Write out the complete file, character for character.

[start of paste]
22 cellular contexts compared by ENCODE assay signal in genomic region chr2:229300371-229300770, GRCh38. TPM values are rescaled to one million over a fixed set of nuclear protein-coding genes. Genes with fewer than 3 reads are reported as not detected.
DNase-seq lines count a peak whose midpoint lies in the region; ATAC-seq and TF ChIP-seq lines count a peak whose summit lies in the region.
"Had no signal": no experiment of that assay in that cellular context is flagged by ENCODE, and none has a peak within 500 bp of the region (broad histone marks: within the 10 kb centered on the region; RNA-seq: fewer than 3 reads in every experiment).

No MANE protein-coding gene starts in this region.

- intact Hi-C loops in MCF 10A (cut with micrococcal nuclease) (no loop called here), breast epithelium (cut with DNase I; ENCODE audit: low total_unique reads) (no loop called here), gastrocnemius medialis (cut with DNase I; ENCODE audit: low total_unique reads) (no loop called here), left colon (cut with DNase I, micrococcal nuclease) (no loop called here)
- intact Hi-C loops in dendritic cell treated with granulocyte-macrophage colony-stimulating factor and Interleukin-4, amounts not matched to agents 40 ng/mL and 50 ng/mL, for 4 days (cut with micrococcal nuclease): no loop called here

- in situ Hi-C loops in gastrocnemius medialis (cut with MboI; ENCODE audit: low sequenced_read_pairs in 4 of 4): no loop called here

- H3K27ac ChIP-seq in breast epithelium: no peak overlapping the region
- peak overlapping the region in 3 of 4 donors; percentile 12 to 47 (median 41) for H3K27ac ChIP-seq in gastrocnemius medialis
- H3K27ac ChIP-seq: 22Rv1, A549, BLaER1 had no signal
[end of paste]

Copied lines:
22 cellular contexts compared by ENCODE assay signal in genomic region chr2:229300371-229300770, GRCh38. TPM values are rescaled to one million over a fixed set of nuclear protein-coding genes. Genes with fewer than 3 reads are reported as not detected.
DNase-seq lines count a peak whose midpoint lies in the region; ATAC-seq and TF ChIP-seq lines count a peak whose summit lies in the region.
"Had no signal": no experiment of that assay in that cellular context is flagged by ENCODE, and none has a peak within 500 bp of the region (broad histone marks: within the 10 kb centered on the region; RNA-seq: fewer than 3 reads in every experiment).

No MANE protein-coding gene starts in this region.

- intact Hi-C loops in MCF 10A (cut with micrococcal nuclease) (no loop called here), breast epithelium (cut with DNase I; ENCODE audit: low total_unique reads) (no loop called here), gastrocnemius medialis (cut with DNase I; ENCODE audit: low total_unique reads) (no loop called here), left colon (cut with DNase I, micrococcal nuclease) (no loop called here)
- intact Hi-C loops in dendritic cell treated with granulocyte-macrophage colony-stimulating factor and Interleukin-4, amounts not matched to agents 40 ng/mL and 50 ng/mL, for 4 days (cut with micrococcal nuclease): no loop called here

- in situ Hi-C loops in gastrocnemius medialis (cut with MboI; ENCODE audit: low sequenced_read_pairs in 4 of 4): no loop called here

- H3K27ac ChIP-seq in breast epithelium: no peak overlapping the region
- peak overlapping the region in 3 of 4 donors; percentile 12 to 47 (median 41) for H3K27ac ChIP-seq in gastrocnemius medialis
- H3K27ac ChIP-seq: 22Rv1, A549, BLaER1 had no signal